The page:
Senators in the Capitol were stunned into rare speechlessness by the wave of Weinstein-esque allegations finally crashing down on a member of the august body that dubs itself the most exclusive club in the world.

A radio news anchor said Thursday that Minnesota Democratic Sen. Al Franken groped and “forcibly kissed” her during an overseas USO tour two years before Franken was elected to the Senate. The accuser, Leeann Tweeden, published her firsthand account to her station’s website, 790 KABC in Los Angeles, including a damning photo.

Dozens of senators routinely eager to speak to the horde of reporters in the Capitol struggled to get their bearings, with a curiously high number of them suddenly getting urgent phone calls just as reporters approached. “I just heard the allegations, I’d like to hear it from Al,” said Sen. Joe Manchin, D-W.Va., shortly after the news broke.

California Sen. Dianne Feinstein similarly said she didn’t “know anything about it,” adding “I’ve learned, don’t comment before you know what you’re commenting on.”

The caution was bipartisan. “Just barely saw it, so no reaction,” shot Sen. Jeff Flake, R-Ariz., who recently denounced President Donald Trump while announcing his retirement.

“I receive these kinds of questions every day about all kinds of things and I just — I don’t really have a lot — I don’t know enough,” Sen. Bob Corker, R-Tenn., said. “I just, again, I just don’t want to be weighing in on these things every day when I know nothing about them.”

But when a reporter pointed out that he had weighed in on the Roy Moore scandal, Corker asked, “How did I weigh in on Roy Moore?”

Senate Democrats abruptly postponed a 12:30 p.m. press conference, and Franken didn’t appear for any of the day’s votes. He began with a short apology that said he remembered the encounter with Tweeden differently than she did, calling the photo an attempt at a bad joke. Not long after, he issued a much lengthier apology, this time requesting an ethics committee investigation into his own case.

“The first thing I want to do is apologize: to Leeann, to everyone else who was part of that tour, to everyone who has worked for me, to everyone I represent, and to everyone who counts on me to be an ally and supporter and champion of women,” Franken wrote in his second apology. “I respect women. I don’t respect men who don’t. And the fact that my own actions have given people a good reason to doubt that makes me feel ashamed.”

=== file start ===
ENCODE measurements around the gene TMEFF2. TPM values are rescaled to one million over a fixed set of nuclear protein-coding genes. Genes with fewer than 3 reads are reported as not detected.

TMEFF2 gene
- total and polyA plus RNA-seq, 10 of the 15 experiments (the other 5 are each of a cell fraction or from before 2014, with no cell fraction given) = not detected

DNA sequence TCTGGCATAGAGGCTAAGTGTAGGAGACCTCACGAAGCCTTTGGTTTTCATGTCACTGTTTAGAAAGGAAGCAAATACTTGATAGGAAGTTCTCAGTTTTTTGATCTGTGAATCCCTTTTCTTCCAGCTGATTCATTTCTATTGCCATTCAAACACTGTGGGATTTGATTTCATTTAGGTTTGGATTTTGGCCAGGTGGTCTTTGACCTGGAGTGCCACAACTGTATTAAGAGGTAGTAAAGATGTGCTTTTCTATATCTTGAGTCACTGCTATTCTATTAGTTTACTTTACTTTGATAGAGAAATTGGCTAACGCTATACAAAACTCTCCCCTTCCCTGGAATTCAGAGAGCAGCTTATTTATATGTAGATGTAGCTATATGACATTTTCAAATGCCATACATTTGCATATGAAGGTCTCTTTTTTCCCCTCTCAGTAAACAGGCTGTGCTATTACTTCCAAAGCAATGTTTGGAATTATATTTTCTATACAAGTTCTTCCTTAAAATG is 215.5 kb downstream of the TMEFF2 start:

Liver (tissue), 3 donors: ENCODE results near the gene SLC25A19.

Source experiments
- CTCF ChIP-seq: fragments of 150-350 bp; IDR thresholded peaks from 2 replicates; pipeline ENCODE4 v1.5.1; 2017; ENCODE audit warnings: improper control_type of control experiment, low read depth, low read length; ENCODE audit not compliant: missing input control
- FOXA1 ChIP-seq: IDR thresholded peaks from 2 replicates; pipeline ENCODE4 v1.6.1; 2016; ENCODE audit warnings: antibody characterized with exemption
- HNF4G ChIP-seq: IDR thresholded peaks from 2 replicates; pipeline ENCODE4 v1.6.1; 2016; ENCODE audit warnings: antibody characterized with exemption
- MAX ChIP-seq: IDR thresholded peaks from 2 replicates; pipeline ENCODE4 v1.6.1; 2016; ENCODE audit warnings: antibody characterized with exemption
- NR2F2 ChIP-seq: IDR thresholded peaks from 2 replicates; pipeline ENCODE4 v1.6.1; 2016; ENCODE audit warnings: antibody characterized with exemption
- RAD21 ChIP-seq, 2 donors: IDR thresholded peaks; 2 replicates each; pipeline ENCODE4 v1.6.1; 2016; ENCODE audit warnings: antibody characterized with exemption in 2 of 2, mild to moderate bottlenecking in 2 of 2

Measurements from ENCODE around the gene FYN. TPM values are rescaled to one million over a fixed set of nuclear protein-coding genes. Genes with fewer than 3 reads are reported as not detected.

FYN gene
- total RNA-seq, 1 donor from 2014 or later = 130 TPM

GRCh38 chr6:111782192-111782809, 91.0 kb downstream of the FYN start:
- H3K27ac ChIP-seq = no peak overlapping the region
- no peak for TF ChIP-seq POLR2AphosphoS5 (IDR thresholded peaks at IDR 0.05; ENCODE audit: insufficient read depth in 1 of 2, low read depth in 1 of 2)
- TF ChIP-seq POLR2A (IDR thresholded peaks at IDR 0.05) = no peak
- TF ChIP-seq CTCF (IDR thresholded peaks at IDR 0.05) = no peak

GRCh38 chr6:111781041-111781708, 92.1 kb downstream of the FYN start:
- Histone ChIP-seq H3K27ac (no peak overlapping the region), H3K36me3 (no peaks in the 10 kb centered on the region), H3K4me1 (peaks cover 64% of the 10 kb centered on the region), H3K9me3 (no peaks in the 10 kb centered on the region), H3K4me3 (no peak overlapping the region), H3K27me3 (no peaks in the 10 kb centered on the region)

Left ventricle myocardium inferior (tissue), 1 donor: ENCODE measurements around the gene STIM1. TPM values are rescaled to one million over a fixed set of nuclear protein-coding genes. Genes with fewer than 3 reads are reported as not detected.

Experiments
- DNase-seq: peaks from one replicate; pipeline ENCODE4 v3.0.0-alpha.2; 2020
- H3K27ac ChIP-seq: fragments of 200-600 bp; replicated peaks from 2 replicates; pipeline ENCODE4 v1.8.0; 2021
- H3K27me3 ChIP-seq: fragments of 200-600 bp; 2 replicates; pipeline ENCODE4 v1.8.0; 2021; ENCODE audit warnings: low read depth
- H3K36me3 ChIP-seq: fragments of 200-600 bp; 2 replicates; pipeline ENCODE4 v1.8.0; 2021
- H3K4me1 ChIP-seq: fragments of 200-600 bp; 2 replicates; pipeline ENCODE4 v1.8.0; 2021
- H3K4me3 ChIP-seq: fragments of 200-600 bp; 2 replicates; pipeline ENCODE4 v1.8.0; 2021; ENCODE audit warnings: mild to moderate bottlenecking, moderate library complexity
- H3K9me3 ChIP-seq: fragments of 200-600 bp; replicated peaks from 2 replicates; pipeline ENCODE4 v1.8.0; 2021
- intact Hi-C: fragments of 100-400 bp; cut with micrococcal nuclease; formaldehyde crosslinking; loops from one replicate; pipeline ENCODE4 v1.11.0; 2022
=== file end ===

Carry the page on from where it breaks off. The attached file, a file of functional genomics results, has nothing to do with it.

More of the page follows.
Both Sens. Jeanne Shaheen, D-N.H., and Brian Schatz, D-Hawaii, said that as members of the Senate Ethics Committee, they were unable to comment.

With Franken already on record for an ethics probe, his fellow Democrats had permission to call for an investigation. As the day wore on, there were fewer senators who avoided questions about the revelations and more who forcefully condemned the behavior, demanding the Senate Ethics Committee review the allegations.

There were certainly those who, despite their proximity to Franken, weighed in forcefully without hesitation. Sen. Tammy Duckworth, D-Ill., was one of them. “I think that women should be able to feel safe and free in their workplace and that if there are such allegations they should come forward,” Duckworth said. “I have every reason to believe Ms. Tweeden’s account.”

Top photo: Sen. Al Franken, D-Minn., questions Judge Neil Gorsuch during the second day of his Supreme Court confirmation hearing before the Senate Judiciary Committee in the Hart Senate Office Building on Capitol Hill, March 21, 2017 in Washington, D.C.